We're about to begin To Kill a Mockingbird by Harper Lee. One of my all time favorite novels to read and teach. Typically my students research the historical events that surround that time period i.e.. The Great Depression, The Dustbowl, Jim Crow Laws, Civil Rights, . . . and write a research paper. We do this prior to reading the story so the kids have an idea of the time period and events surrounding the author's life.
We're still going to complete the research, but in groups rather than individually. However, that isn't what this post is about. I wanted to come up with a different way to introduce the story.
So here's the something new. I'm going to have my students write a "Where I'm From" poem. I got the idea from George Ella Lyon's website. She wrote the poem. You can find her poem here.
First I'm going to read the poem aloud as students follow along. I believe students should see as well as hear the poem. But they shouldn't just hear the story from me, they should also hear the poet read her poem aloud. I found a video on youtube of George Ella Lyon reading her poem. You can find the video here. (The video gave me another idea. I'll get to that later.) Do you think the meaning of a poem can be affected when read by a stranger versus the poet herself? We're going to discuss that very thing in class.
Following our discussion we'll go over a template for the "Where I'm From" poem. I borrowed the template from here. Students will also receive a worksheet to help them brainstorm ideas to complete the template. (The worksheet is under construction. I'll post it soon.) Once students complete the brainstorming they will pair up and share what they come up with. Afterwards they will begin to write. I can't wait to see what they come up with. We'll spend some time revising and editing to reach our final piece of writing.
So here comes the something even newer . . . After students complete their "Where I'm From" poem they are going to add links. For each piece of writing they add to the template they will "link" it to an image, a video, another piece of personal writing, etc. For example, in George Ella Lyon's poem she wrote, "I am from the dirt under the back porch." If this were a line from a student's poem she would add a link. The link could be a photo of her back porch, or the dirt under the back porch. I hope this makes sense.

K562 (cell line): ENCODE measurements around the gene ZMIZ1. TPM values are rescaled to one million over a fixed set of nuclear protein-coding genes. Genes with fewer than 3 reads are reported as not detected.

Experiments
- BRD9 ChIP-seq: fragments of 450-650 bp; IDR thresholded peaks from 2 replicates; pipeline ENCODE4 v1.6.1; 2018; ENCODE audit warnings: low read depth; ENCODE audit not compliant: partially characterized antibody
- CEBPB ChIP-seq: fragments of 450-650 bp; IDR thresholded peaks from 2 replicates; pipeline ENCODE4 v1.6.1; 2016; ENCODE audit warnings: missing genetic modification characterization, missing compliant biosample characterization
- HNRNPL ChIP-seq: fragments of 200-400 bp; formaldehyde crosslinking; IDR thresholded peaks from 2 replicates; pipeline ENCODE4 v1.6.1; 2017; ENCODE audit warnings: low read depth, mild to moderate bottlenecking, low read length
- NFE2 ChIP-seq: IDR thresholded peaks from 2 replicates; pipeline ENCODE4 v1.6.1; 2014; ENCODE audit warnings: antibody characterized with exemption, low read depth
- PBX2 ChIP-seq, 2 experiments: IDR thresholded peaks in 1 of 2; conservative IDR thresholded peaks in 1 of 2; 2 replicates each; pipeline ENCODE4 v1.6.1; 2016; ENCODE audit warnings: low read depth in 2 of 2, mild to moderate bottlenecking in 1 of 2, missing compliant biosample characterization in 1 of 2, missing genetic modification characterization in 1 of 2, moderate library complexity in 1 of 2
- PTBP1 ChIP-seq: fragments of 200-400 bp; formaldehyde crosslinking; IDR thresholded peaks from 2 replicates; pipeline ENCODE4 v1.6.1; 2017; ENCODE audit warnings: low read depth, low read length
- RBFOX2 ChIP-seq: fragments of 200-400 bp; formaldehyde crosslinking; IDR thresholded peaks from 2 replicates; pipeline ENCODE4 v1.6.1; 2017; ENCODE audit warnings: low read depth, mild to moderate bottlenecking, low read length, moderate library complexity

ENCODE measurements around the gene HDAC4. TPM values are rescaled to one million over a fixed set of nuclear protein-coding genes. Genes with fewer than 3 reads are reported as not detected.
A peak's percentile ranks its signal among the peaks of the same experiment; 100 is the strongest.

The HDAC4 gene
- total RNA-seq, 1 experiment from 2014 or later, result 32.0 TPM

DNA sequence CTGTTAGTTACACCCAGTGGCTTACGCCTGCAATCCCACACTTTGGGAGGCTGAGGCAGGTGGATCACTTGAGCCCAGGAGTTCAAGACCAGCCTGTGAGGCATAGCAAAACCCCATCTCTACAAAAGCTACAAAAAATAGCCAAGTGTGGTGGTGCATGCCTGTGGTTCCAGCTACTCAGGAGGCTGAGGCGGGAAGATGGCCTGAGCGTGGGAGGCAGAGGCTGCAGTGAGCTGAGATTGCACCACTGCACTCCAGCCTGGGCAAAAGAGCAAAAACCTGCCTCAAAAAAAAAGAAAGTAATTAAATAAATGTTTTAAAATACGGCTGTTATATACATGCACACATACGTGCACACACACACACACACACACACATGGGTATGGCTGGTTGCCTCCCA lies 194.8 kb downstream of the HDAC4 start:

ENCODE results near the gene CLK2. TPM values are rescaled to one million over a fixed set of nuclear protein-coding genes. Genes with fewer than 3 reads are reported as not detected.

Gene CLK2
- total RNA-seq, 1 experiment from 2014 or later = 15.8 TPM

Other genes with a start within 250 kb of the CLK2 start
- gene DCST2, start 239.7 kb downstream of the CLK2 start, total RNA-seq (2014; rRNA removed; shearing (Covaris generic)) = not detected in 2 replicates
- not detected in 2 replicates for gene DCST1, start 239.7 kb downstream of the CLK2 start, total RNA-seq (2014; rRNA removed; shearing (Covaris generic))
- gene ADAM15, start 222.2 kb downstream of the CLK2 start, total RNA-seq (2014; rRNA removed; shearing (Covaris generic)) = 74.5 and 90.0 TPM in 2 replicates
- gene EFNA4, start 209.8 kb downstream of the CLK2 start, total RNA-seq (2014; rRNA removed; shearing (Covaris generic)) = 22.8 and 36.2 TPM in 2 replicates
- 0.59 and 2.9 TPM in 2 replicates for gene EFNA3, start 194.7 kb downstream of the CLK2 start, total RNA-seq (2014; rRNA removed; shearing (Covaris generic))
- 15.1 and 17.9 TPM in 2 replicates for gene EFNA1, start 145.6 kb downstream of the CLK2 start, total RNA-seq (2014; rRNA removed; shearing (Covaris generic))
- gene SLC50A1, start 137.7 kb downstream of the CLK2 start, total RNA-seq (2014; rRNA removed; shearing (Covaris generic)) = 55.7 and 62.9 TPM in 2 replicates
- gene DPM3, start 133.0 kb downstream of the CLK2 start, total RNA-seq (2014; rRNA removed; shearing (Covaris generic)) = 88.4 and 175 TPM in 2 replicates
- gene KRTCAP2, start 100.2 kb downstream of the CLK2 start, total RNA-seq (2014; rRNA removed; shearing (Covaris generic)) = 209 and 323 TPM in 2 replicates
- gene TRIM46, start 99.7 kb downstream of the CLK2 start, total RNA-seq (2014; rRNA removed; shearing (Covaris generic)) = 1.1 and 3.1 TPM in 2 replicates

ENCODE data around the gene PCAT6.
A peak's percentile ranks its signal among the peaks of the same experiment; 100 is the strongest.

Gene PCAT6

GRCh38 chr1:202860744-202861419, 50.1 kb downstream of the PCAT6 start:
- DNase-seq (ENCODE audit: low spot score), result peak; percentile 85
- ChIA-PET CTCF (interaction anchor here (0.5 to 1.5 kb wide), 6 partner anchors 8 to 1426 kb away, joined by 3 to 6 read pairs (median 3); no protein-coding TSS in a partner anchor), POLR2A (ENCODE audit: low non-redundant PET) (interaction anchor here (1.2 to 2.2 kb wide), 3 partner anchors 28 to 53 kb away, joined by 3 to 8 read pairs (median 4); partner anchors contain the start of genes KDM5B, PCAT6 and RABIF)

Since we're a one to one school we're supposed to include technology into our curriculum. The "linky poem" as I'm calling it helps fulfill that criteria in my English class. More importantly I'm hoping it will catch the interest of my students and more of them will WANT to complete the assignment.
I'm thinking we're going to write our poem with their links in google docs. In order for the links in the poem to work, the poem and the linked items must be located in a common folder. To that end each student will create a folder where she will include her poem and other linked items. The folder will be shared with everyone in the class including myself. If it works, we'll be able to open the poem, click on a link and the link will open. Keep your fingers crossed.
Finally the something even newer than newer . . . Students will create a video like George Ella Lyon's video on youtube. This is the idea I got from viewing George Ella Lyon's youtube video. Students will read their "Where I'm From" poem on the video while images move across the screen. Yea! Even more technology in my English class. Many of my kiddos enjoy making videos.
My kiddos are in regular ninth grade English and sadly many of them don't like school, well the part where they have to complete work. I hope my students will enjoy this project so that more will want to complete the assignment and actually enjoy it, for a school project anyway.
Has anyone else tried this before? If so please share your experience. If not, please let me know what you think.
Have a great week.